Ever since I (re)discovered a more creative side of myself, I have found that having time to create makes me feel balanced; a lack of it frustrates me. After days of frustration (as occurs, for example, when one of the children is home sick), I feel off-balance and grumpy. This inevitably leads to feelings of guilt that I am a horrible, selfish person, since I crave nothing more than a few moments to myself to do what I want to do.
Ms. Lindbergh felt pulled in multiple directions by responsibilities to her family, her household, and her social circles (the book was originally published in 1955—long before the days of twitter and facebook!). But what she craved more than anything was to be at peace with herself. And she went on to describe the importance of simplification in obtaining that peace.
She wrote of the many things she did not really need in her life, and of the innate difficulty in truly doing away with any of them. To raise a family and pursue a personal dream require, in many people's minds, a wide assortment of things, people, and methods of transport. Do you do away with the house and its assorted time-saving appliances? Do you cut out the social circles? Sell the car? How, exactly, does one simplify one's life? Clearly, there is no easy answer.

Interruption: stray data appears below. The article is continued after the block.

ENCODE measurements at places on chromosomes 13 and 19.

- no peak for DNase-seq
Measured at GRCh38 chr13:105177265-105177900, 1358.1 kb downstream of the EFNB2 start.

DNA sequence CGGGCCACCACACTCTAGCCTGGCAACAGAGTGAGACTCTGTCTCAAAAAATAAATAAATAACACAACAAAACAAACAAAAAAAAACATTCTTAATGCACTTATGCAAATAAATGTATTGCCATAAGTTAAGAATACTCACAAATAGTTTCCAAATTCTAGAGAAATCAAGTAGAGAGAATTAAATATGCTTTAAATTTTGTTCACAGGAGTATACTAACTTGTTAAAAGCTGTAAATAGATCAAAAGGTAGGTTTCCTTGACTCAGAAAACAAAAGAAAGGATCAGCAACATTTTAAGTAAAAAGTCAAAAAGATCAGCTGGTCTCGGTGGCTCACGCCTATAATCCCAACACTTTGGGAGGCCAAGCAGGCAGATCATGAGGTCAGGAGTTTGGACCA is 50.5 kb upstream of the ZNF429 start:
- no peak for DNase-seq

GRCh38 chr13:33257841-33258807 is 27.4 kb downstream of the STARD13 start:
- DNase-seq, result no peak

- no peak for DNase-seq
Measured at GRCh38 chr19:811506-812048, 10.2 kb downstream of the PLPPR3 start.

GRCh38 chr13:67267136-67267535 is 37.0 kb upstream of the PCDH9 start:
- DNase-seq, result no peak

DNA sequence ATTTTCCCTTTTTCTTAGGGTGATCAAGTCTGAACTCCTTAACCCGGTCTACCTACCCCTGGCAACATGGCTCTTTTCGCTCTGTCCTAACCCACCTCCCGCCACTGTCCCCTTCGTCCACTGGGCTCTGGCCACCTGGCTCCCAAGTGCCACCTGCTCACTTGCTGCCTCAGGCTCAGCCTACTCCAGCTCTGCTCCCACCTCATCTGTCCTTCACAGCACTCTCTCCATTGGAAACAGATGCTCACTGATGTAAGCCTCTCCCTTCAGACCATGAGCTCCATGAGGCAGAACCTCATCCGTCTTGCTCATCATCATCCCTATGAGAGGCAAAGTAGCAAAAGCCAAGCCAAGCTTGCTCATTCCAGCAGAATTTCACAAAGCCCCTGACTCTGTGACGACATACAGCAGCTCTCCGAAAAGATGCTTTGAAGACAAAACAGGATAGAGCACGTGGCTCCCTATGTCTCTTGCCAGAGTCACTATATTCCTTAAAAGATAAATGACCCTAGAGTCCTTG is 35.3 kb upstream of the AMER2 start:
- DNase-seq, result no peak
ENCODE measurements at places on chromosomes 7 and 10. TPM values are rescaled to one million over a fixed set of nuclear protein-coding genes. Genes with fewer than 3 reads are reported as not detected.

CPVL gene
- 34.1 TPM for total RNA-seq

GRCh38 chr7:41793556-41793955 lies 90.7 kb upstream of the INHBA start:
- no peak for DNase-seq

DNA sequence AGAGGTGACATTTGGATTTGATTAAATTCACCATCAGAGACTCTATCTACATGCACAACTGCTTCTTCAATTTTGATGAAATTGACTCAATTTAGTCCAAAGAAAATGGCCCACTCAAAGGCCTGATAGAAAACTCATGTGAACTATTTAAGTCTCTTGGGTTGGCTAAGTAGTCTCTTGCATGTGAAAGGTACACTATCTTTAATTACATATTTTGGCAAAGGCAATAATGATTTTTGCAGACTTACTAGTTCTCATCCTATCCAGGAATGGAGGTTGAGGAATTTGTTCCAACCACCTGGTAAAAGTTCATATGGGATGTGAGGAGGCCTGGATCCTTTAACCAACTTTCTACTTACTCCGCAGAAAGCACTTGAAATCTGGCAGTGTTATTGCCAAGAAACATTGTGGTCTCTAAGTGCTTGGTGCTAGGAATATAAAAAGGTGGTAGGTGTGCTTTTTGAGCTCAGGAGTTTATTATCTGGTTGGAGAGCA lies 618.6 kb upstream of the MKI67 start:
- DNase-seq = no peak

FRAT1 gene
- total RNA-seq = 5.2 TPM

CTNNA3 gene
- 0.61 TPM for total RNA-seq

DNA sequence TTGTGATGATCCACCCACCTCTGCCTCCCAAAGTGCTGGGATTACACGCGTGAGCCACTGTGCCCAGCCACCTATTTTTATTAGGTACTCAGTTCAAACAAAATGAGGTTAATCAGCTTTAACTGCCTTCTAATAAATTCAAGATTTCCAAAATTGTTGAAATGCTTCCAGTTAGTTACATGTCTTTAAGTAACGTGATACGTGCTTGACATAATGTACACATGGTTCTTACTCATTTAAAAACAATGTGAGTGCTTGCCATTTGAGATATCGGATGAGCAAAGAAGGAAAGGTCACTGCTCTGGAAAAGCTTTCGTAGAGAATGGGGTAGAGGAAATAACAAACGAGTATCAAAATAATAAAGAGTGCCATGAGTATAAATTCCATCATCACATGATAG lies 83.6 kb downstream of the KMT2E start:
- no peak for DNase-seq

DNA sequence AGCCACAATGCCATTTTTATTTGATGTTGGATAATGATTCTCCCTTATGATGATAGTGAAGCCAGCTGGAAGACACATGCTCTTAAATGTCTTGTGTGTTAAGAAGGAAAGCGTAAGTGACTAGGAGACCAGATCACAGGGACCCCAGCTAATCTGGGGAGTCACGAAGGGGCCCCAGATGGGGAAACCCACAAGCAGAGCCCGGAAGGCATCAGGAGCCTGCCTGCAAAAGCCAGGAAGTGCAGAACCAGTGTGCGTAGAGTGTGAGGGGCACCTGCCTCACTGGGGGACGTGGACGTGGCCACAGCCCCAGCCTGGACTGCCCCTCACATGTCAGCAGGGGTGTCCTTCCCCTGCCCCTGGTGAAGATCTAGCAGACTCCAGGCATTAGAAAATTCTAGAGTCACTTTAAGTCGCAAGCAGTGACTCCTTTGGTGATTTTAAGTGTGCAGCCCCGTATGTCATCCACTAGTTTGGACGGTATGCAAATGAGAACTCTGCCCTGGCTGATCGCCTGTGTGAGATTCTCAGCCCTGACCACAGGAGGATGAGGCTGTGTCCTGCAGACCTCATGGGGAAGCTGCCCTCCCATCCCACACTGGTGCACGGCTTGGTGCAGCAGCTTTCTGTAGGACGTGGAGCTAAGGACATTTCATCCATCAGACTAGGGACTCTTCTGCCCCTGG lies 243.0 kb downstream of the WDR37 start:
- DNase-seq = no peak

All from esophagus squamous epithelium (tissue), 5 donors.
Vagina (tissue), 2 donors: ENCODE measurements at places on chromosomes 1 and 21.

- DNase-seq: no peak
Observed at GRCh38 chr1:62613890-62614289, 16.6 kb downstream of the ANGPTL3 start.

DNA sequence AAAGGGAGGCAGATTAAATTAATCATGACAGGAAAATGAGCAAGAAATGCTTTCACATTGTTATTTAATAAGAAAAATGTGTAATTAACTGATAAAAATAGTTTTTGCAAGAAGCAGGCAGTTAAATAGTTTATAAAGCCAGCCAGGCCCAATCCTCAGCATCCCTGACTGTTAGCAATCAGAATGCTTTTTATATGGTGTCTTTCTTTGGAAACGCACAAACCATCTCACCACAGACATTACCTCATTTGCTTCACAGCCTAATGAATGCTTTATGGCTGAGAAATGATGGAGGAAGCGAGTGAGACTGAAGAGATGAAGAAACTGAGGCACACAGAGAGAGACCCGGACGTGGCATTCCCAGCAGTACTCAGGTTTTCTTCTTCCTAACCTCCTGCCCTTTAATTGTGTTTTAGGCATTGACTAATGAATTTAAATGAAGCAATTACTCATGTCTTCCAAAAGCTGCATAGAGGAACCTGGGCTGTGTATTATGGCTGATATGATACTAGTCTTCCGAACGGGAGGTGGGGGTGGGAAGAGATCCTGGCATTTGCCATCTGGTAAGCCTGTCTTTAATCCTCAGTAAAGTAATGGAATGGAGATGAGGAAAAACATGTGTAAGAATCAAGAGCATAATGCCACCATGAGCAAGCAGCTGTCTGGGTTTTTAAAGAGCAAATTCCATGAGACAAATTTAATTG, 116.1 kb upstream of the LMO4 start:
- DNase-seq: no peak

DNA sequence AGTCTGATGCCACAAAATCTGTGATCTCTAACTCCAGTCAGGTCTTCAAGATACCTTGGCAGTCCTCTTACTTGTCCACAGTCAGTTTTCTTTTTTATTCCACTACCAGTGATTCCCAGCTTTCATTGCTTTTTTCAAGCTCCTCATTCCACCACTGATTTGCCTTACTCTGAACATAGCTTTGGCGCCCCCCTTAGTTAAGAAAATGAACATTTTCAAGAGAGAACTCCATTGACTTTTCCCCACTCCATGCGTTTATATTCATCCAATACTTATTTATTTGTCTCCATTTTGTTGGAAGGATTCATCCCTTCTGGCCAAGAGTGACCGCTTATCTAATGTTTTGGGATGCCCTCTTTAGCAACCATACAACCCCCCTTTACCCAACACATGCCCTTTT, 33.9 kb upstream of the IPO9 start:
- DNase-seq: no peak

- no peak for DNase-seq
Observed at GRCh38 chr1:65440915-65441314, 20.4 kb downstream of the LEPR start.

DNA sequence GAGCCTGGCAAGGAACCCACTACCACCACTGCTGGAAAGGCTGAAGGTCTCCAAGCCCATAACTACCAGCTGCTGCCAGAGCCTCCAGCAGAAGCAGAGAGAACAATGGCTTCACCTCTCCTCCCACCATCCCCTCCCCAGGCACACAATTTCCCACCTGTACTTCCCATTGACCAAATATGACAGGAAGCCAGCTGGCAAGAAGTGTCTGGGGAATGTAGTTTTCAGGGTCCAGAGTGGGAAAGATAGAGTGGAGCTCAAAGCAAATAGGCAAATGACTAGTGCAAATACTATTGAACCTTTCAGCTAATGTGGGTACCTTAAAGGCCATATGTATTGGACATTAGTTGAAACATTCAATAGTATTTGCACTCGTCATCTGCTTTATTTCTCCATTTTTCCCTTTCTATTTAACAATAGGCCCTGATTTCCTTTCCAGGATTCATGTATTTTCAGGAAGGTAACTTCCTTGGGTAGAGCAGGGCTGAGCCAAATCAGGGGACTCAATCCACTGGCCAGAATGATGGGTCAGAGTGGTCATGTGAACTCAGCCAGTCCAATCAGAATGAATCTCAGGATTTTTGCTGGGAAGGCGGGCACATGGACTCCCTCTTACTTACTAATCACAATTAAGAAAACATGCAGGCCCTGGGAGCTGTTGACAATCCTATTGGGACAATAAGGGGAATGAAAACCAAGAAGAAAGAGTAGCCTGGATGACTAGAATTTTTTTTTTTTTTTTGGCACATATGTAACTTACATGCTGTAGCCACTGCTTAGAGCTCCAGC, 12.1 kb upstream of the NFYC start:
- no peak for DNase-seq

But the chapter had a wonderful calming effect on me. I took away from it the importance of being patient with oneself when not in a "state of grace" (or state of balance), and that is exactly what I need to give myself: the gift of patience. I want my creative efforts to move more quickly than they are, to become a larger part of my life, but her message soothed and comforted me, allowing me to be patient, to appreciate the small moments I had, even if they were not what I wanted.
I suppose I have taken a step in the right direction, now that I know what makes me feel off-balance... for many years I felt that way without knowing why. But now I have found the creative piece of the puzzle that restores my state of mind, and that is an incredibly important first step toward a state of "grace."